As the saying goes, the clothes make the man. By the same token, it could be said that the knives make the chef. If you want to cook well, then you need the right equipment to get the job done. All cooking starts with preparation and that usually means cutting, chopping, and slicing everything from meat to vegetables. Here is a look at the three knives that every great chef must have.
The Chef’s Knife
An eight-inch chef’s knife is a must for any serious cook. Purchasing a good chef’s knife usually means spending well over one hundred dollars, but it also means getting a well-made knife that will last for a lifetime. You’ll use your chef’s knife to chop vegetables, slice herbs, carve birds, crack coconuts, and so much more. When you do decide to buy one, go to a store and hold as many as you can get your hands on. Different types of knives and different brands feel “natural” to different people and the only way to know what suits you is to give them all a test drive.
The Paring Knife
The paring knife may be small, but it is one of the most powerful knives in your repertoire. There are certain tasks that are nearly impossible to accomplish with a chef’s knife, like peeling fruit or supreming citrus. A good paring knife will cost almost as much as a good chef’s knife, but you’ll come to love it just as much as your chef’s knife once you realize its utility.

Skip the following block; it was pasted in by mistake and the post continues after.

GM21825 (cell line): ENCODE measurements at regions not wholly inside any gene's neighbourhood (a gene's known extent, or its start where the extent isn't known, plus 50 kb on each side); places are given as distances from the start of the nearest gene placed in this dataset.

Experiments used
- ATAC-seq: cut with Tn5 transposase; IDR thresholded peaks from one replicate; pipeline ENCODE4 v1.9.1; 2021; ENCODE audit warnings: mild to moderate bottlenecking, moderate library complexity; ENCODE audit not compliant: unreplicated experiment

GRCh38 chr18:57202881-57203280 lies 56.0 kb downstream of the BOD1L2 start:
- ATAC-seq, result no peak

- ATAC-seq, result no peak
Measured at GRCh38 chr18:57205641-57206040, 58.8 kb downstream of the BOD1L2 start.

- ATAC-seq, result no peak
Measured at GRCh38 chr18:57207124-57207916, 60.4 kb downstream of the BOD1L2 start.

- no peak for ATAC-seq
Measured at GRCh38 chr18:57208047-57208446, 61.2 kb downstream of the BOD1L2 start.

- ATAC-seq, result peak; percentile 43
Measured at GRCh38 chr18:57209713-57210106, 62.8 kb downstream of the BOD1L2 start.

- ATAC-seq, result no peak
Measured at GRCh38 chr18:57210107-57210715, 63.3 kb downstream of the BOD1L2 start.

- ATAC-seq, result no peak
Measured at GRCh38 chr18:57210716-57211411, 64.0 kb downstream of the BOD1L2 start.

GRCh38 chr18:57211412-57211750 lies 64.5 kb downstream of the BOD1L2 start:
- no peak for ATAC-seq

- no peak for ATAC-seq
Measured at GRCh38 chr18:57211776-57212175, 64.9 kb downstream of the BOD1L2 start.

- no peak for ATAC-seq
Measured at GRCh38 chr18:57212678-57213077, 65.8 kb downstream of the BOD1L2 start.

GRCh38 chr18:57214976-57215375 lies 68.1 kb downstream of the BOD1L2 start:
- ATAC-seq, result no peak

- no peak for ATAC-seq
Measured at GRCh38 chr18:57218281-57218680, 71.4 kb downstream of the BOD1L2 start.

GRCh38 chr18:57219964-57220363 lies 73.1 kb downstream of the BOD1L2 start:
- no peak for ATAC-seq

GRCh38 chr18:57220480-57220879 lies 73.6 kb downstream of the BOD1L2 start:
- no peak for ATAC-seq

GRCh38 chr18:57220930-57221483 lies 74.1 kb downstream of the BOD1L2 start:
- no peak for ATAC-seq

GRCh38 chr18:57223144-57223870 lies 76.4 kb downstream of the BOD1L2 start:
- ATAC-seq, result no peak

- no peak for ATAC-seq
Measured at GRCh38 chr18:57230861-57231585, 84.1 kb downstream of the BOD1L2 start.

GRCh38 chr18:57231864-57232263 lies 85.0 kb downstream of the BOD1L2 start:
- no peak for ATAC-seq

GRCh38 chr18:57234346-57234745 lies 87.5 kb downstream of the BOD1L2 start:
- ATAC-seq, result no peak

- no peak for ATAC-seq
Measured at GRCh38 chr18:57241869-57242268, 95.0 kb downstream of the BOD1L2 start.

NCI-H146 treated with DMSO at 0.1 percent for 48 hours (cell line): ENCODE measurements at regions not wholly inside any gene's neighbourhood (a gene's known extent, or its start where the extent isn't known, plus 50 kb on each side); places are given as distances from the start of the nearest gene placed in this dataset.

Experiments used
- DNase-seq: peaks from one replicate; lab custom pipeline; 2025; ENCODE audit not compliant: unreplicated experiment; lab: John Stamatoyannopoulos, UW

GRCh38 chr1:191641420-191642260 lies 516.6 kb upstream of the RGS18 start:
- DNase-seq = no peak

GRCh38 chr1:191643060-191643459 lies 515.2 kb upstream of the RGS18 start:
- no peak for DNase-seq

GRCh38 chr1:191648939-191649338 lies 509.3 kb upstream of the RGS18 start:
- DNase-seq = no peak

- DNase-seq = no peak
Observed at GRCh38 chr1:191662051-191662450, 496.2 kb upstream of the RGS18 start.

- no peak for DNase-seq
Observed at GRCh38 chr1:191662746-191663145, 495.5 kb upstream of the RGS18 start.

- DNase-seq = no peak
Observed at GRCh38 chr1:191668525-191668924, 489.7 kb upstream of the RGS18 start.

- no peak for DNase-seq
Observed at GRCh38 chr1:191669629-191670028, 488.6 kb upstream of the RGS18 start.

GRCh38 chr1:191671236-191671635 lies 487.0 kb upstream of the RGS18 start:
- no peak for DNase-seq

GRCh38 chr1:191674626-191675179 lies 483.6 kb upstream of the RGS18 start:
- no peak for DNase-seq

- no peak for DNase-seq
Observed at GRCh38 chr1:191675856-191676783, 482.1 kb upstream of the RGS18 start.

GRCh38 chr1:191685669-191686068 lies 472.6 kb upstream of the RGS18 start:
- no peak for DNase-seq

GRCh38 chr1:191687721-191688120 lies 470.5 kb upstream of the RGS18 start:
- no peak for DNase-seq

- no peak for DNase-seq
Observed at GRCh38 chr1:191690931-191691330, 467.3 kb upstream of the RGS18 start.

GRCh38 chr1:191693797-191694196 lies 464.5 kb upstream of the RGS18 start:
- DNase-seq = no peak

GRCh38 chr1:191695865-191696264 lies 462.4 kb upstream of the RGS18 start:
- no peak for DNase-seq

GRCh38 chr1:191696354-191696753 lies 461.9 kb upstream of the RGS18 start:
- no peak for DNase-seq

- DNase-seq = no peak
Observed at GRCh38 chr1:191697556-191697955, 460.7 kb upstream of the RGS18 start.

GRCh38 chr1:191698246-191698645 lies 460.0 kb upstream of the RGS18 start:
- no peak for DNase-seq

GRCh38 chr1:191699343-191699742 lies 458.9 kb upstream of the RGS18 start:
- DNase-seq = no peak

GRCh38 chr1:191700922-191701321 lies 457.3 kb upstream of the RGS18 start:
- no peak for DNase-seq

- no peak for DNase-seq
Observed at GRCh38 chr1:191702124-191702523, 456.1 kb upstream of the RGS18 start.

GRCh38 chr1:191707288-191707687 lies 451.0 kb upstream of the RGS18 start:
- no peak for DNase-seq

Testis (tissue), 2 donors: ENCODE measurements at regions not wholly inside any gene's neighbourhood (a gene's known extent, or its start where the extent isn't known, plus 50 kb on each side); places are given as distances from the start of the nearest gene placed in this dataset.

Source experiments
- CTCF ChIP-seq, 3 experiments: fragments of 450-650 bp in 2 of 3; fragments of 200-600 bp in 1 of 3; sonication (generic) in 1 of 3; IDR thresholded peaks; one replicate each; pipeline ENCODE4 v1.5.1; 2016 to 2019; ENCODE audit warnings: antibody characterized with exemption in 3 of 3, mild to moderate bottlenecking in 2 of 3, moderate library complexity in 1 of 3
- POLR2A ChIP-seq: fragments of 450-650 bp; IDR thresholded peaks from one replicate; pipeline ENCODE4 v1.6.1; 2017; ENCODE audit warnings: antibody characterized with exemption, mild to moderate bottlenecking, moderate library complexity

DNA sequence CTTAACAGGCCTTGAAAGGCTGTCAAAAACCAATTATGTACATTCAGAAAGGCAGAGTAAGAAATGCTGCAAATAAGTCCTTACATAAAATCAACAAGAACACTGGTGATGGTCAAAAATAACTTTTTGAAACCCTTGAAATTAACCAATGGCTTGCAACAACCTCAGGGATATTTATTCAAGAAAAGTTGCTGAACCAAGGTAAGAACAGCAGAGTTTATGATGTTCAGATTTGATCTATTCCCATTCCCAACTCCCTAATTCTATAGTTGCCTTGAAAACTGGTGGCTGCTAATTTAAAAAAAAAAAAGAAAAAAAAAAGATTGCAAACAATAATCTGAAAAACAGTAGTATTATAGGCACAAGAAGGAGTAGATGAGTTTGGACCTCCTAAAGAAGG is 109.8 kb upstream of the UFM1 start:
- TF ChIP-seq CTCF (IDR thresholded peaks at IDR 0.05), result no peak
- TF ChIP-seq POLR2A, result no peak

The Bread Knife
The purpose of the bread knife is to cut through any bread without crushing it. Bread knives are also useful for slicing overly ripe tomatoes, leveling cakes, and even shaving chocolate. Though used slightly less often than the knives above, the bread knife is still a must in a gourmet kitchen.
Secrets of a Great Knife
Despite their different uses and different designs, good knives share several things in common. First and foremost, a great knife must be sharp. Dull knives, no matter how well made they are made, simply won’t do as good a job as a sharp knife. Even more important than the quality of work, however, is safety. Studies show that people cut themselves far more often with dull knives than with sharp knives, because they have to put more pressure on them to get the job done. More pressure means less control and more chance of a slip that leads to injury. Keep your knives sharp.
The second property of a great knife is balance. This somewhat subjective property refers to distribution of weight between the blade and the handle. Some chefs prefer a heavier blade, some prefer a heavier handle, and some prefer a near perfect balance. The only way to know what you prefer is to test lots of different knives before you buy. Head to a store like Bed Bath & Beyond to try out a range of different brands and styles.
The final secret to a great knife is to ensure it is made of forged steel rather than stamped steel. Forged steel is stronger, remains sharp for longer, and can be honed to a finer edge than a stamped steel blade could ever achieve. Forged steel costs more, but is well worth the investment.
Andrea Harris is a cook who values a sharp knife. Always on the lookout for great cooking utensils, she likes to share whatever she finds by posting online. You can read her informative articles on many cooking, home and entertaining websites and blog sites.